be admitted, though he has thus proved his innocence. If though he has been  exacted and outlawed he never withdrew from seisin but always remained in  uninterrupted seisin through his wife and children and household, [when he is  inlawed] he still cannot retain the inheritance unless his chief lord so wishes,  because the outlawry was properly done.>1
They are restored to the law, especially in criminal matters, that they may answer others, but others need not answer them. In civil matters they
[are to answer] others.  2They are restored to the law that they may answer others, especially in criminal  matters, and stand trial if anyone wishes to sue against them, but others shall  not answer them. In civil matters they [shall answer] others, but others shall not  answer them because on their side obligations are extinguished by the outlawry,  and accordingly [their] actions are extinguished and cannot be revived.3 They are  bound to answer if anyone wishes to sue against them, [and here they are bound to  answer all men but have their exceptions against all, save against those who  properly and according to the law of the land brought the suit against them by  which they were outlawed. Hence if they defend themselves against others [they  may do so] by way of exception,]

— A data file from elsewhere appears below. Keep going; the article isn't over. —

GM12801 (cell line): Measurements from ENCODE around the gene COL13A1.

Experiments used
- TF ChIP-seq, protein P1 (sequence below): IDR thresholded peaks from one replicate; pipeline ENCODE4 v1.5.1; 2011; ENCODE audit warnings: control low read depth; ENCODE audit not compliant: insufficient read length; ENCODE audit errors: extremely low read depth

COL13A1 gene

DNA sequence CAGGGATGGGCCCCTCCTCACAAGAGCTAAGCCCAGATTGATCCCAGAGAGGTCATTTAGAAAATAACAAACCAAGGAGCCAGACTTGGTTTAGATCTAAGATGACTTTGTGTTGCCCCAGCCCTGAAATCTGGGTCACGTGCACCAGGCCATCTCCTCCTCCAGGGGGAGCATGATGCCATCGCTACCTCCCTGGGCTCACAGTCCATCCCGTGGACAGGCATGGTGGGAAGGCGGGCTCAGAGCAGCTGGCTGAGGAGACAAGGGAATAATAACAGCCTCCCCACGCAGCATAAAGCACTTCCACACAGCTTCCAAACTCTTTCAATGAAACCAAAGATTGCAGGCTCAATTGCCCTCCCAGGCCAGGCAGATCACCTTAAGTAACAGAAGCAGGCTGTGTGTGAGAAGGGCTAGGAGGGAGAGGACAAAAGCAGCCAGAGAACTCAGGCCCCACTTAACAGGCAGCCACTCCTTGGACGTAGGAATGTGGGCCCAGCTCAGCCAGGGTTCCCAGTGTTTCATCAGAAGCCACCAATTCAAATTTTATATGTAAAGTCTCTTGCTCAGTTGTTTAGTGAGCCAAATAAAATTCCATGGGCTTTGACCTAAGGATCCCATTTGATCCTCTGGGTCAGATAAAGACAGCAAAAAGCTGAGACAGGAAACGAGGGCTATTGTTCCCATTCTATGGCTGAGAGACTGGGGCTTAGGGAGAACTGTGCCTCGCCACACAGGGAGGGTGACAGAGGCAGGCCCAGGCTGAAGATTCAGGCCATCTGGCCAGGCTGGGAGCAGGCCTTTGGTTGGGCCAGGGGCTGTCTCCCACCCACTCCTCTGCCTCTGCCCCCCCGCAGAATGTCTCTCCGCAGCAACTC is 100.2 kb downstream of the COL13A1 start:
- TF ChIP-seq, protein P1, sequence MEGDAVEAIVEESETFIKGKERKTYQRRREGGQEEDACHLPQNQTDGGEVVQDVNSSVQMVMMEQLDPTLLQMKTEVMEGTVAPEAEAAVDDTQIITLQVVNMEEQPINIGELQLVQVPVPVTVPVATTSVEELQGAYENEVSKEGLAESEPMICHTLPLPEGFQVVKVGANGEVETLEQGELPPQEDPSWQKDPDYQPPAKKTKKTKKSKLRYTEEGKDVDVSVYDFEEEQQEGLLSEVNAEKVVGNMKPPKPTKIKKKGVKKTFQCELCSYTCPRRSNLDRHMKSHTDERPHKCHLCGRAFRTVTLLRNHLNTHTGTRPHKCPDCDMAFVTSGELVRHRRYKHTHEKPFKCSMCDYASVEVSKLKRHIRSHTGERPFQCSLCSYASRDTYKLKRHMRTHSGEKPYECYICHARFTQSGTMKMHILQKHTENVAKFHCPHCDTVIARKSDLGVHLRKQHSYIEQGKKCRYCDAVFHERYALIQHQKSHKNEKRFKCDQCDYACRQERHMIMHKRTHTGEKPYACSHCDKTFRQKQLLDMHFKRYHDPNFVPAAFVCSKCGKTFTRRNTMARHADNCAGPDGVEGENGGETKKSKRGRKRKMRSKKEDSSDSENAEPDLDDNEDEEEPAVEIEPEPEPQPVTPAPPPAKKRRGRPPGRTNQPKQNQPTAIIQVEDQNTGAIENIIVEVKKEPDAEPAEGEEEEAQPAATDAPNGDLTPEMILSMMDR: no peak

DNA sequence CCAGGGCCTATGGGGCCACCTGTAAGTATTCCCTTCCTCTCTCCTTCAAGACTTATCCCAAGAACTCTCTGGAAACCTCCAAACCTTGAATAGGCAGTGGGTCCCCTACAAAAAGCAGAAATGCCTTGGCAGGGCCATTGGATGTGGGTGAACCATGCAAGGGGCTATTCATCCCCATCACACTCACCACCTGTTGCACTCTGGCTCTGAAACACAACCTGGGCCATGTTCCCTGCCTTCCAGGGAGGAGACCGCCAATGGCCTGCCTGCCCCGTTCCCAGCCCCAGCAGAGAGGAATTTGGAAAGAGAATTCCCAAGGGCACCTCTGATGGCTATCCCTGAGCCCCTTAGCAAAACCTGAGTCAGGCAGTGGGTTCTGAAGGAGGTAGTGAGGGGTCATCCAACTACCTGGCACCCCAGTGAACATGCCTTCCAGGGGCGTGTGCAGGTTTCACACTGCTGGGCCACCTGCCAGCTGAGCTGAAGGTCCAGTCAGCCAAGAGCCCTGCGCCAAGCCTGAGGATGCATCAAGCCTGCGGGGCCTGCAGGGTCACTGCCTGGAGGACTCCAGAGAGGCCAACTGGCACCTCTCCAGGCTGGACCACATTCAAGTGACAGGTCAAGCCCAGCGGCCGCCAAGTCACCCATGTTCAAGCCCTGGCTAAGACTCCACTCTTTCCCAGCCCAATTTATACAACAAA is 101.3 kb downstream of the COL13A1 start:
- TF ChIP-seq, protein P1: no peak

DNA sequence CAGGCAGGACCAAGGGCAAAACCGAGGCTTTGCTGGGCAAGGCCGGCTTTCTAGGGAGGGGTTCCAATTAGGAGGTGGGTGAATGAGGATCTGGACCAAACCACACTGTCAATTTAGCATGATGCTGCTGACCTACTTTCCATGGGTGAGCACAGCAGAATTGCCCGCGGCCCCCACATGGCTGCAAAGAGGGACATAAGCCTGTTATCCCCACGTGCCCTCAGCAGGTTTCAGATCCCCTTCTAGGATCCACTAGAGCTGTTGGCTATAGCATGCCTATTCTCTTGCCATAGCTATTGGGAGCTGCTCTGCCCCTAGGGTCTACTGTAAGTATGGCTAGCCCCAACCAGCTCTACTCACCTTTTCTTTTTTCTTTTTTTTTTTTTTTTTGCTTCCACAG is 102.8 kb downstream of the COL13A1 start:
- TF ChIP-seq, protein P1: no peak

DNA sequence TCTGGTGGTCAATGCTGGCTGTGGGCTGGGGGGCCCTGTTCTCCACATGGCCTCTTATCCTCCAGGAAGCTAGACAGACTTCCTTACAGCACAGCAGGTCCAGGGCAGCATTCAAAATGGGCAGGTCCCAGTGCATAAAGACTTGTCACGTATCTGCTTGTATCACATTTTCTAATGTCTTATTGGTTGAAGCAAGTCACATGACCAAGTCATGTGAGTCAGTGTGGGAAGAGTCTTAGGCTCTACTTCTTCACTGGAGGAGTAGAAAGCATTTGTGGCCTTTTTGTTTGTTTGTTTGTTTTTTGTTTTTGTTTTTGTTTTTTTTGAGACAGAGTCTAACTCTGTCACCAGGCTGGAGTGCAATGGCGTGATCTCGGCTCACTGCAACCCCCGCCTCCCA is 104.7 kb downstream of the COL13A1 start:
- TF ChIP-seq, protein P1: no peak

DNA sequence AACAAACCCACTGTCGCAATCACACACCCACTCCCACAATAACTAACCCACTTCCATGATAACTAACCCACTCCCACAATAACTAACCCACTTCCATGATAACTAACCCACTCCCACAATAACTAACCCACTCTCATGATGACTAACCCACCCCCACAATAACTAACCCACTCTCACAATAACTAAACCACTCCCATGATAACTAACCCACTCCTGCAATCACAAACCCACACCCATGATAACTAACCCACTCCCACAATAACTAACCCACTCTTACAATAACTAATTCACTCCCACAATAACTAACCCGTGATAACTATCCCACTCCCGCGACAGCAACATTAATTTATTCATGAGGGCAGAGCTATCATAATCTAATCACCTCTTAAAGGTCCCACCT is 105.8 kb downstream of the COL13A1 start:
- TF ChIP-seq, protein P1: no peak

The king pardons them his suit without prejudice to others.
 for the king pardons them his suit, which he may [well] do, without prejudice to  others.4 But [what] if, when one has been outlawed [and inlawed], the one who sues  against him is he who properly and adequately brought the suit against him by  which5 he was outlawed, who asks judgment whether, in as much as he was outlawed  at his suit, he ought to convict him again, since he has once convicted him by  his suit. It is submitted that he ought to do so, for one6 outlawed at the suit of  another is not on that account convicted of the deed and the felony, only of contempt  and disobedience, [that is why one may be outlawed at the suit of another  for flight [alone], as was said above,7 though there is no cause, deed or felony,]
If one wishes to sue against him when he has been inlawed, he must proceed against him by words of appeal.
 and therefore let him sue against him de novo. [But] when the appellor has once convicted  him by appeal and suit,8 because of the properly brought suit of the appellor  [and] the flight and outlawry,9 the appellee loses10 his exceptions, also his election  as to defending himself by his body or putting himself on the country. He must  therefore make his defence by the country,